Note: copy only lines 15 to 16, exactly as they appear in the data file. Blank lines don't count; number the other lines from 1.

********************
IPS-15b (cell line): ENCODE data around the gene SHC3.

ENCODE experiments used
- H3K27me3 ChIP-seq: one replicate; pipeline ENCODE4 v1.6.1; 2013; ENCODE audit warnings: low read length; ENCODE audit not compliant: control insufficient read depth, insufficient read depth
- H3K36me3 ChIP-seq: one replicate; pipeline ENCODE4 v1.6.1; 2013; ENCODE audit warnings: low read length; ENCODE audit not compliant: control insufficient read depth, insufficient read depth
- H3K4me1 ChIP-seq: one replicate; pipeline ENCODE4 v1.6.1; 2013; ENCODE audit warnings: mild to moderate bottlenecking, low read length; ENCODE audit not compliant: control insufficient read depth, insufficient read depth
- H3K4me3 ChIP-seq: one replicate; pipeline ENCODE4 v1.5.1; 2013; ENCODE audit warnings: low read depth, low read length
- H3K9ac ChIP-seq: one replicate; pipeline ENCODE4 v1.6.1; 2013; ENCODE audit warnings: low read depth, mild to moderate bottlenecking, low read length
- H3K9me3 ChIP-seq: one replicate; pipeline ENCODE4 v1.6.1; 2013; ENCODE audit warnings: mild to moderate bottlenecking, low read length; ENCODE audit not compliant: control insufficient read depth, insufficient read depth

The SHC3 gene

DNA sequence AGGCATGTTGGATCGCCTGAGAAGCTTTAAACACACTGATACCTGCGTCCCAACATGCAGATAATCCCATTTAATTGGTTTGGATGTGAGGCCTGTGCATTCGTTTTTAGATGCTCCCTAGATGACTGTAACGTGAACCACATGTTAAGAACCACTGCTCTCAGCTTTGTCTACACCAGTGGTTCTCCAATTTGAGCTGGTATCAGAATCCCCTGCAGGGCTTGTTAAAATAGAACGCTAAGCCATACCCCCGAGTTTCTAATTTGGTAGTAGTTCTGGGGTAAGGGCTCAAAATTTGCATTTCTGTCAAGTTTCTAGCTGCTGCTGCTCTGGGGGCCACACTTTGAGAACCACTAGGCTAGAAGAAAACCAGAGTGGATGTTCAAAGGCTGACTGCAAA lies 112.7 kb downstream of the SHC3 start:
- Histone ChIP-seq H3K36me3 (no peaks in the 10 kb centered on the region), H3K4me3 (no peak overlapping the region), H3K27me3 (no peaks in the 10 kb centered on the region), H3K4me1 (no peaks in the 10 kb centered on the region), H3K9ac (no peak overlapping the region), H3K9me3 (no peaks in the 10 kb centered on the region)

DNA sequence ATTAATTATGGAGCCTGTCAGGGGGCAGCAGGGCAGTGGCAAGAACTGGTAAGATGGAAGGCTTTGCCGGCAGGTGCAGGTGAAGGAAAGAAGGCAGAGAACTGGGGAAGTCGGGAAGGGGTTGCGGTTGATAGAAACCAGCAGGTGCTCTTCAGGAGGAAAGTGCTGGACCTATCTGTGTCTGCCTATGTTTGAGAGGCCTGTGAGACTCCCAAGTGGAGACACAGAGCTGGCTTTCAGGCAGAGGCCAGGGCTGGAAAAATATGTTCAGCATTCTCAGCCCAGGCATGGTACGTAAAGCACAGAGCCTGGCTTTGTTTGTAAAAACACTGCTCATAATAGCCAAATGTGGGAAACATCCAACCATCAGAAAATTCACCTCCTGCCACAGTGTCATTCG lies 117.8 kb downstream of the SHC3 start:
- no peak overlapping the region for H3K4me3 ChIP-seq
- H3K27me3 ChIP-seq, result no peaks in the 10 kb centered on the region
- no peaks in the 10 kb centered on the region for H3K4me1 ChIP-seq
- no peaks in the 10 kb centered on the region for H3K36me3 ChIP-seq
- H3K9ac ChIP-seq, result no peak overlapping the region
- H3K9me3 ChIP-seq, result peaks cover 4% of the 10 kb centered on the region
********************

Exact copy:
- no peaks in the 10 kb centered on the region for H3K4me1 ChIP-seq
- no peaks in the 10 kb centered on the region for H3K36me3 ChIP-seq